Thanksgiving, the day when most of us throw caution to the wind and eat until we’re uncomfortable or until the Tryptophan puts us to sleep — whichever comes first — is just days away. That makes this question from Barbara in Elyria, Ohio so timely.
She writes: “My father who is 94 does not want to eat much. He likes very few foods and most of the foods are not healthy foods. I really think it is effecting his quality of life. What can I do?”
There are no one-size-fits-all answers here, but this much is certain: for many people, eating is one of the great joys in life and when that joy is lost it can be hard to get back.
(If any of you nutritionists out there want to chime in as to why our appetites change as we age, please have at it in the comments.)
So what might be going on here for Barbara’s dad and what can she do?
For one thing, his medications may be playing a role. They may be inhibiting his appetite or causing him to crave certain foods over others. Sharing this information with his doctor isn’t a bad move. He may be able to modify the medications or add an appetite stimulant.
Another possibility is that Barbara’s dad has depression. Depression among the elderly is a real thing; a reduced appetite (and subsequent weight loss) are among the earliest signs. If you’re concerned that your aging parent may be depressed, talk to him or her about it and mention it to the doctor. An anti-depressant may help to curb the symptoms and stimulate his /her appetite.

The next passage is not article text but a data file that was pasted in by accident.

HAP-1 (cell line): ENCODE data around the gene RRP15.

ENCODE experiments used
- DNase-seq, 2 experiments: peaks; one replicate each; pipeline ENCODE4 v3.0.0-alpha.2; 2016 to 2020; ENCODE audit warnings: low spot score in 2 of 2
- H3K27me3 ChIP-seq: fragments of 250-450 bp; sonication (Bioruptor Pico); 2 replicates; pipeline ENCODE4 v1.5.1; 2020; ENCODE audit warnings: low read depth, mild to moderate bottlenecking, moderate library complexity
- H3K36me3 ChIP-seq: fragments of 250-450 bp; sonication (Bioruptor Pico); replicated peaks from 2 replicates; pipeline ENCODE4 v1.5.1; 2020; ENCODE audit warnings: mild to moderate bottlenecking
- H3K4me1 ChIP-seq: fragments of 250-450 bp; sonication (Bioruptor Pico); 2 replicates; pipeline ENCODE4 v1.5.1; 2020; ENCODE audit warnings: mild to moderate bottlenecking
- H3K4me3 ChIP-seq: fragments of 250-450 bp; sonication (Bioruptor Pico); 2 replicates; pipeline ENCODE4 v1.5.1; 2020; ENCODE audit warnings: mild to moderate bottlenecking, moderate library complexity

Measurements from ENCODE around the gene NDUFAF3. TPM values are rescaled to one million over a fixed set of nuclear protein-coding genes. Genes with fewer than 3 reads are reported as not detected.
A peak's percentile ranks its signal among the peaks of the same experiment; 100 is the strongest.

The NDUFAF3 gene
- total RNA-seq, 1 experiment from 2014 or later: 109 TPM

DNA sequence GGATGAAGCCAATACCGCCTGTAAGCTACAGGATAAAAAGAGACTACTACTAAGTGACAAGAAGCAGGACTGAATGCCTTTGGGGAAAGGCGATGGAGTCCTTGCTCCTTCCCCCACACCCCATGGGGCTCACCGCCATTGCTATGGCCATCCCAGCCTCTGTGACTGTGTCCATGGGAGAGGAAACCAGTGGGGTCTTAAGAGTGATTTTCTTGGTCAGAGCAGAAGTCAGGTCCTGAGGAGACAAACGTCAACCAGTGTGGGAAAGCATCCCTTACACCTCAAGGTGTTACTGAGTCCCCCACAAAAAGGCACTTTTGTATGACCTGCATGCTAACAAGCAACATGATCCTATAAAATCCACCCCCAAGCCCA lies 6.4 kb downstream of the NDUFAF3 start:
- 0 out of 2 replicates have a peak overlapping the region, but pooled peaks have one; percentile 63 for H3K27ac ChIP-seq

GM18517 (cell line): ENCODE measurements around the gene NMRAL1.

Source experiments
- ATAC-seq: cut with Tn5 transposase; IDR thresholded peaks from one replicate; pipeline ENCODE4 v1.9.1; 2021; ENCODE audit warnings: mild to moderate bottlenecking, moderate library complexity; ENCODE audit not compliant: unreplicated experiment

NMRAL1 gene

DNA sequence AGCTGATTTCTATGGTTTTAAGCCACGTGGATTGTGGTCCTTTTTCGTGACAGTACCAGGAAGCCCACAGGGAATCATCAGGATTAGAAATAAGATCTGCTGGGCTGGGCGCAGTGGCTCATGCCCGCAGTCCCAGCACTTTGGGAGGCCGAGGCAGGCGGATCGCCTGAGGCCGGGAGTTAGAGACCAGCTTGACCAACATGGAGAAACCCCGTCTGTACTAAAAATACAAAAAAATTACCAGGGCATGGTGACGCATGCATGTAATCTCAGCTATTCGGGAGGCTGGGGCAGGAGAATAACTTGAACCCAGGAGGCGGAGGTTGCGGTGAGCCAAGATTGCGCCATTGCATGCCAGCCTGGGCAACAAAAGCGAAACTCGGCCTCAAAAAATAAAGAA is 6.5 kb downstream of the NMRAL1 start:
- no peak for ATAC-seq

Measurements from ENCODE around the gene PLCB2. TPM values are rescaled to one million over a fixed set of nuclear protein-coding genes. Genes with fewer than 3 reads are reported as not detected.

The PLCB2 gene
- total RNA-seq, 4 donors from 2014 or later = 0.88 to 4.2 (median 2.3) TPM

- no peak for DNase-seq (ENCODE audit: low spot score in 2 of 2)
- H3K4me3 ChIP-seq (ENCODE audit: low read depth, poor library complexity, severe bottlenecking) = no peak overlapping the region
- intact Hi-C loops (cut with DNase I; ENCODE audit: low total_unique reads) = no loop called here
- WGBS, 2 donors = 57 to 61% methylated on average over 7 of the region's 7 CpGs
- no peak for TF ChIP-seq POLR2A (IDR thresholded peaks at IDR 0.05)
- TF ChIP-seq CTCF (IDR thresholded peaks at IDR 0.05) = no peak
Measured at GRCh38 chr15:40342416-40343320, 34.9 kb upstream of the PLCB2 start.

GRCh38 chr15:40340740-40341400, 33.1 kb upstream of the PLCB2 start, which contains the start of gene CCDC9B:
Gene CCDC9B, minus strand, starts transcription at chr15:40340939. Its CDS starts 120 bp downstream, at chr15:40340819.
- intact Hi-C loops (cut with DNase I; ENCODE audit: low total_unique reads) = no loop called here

Lastly, and this goes hand-in-hand with the possibility of depression, Barbara’s dad may not be eating much because he is lonely (i.e. socially isolated). Perhaps he never learned to cook and isn’t interested — at the age of 94 — in learning how. And let’s just say for argument sake that Barbara’s dad was a gourmet cook in his day. Poor mobility and decreased strength would make any one of us lean toward the prepackaged, ready to eat foods. Can’t blame him there.
So how can Barbara help her father in this situation?
We’ve already discussed having a conversation with the doctor to ask about medication adjustments, an appetite stimulant, and/or an anti-depressant if appropriate. But Barbara might also consider signing her dad up for Meals on Wheels. Or even better (and if possible) she might try to find a senior center nearby where he could eat a meal among his peers.
In fact, the more opportunities to eat with others the better. Think neighbors, grandkids, great-grandkids, etc. Anyone who might be enlisted to stop by and sit down for a bowl of soup or even a sandwich with dad would be doing an incredibly powerful thing. So often social stimulation leads to appetite stimulation…
I’ve seen it more times than I can count.